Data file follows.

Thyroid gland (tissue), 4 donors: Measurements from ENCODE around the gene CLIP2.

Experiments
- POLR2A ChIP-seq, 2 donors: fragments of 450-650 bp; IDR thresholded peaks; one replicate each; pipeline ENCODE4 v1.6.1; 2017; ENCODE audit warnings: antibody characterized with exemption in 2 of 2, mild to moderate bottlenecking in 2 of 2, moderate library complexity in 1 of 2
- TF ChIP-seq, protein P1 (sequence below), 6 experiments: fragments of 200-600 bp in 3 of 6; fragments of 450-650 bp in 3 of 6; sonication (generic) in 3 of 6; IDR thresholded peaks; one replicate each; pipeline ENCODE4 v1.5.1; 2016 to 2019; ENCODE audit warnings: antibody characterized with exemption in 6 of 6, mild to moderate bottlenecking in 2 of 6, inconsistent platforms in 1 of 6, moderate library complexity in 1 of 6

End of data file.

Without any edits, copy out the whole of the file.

Thyroid gland (tissue), 4 donors: Measurements from ENCODE around the gene CLIP2.

Experiments
- POLR2A ChIP-seq, 2 donors: fragments of 450-650 bp; IDR thresholded peaks; one replicate each; pipeline ENCODE4 v1.6.1; 2017; ENCODE audit warnings: antibody characterized with exemption in 2 of 2, mild to moderate bottlenecking in 2 of 2, moderate library complexity in 1 of 2
- TF ChIP-seq, protein P1 (sequence below), 6 experiments: fragments of 200-600 bp in 3 of 6; fragments of 450-650 bp in 3 of 6; sonication (generic) in 3 of 6; IDR thresholded peaks; one replicate each; pipeline ENCODE4 v1.5.1; 2016 to 2019; ENCODE audit warnings: antibody characterized with exemption in 6 of 6, mild to moderate bottlenecking in 2 of 6, inconsistent platforms in 1 of 6, moderate library complexity in 1 of 6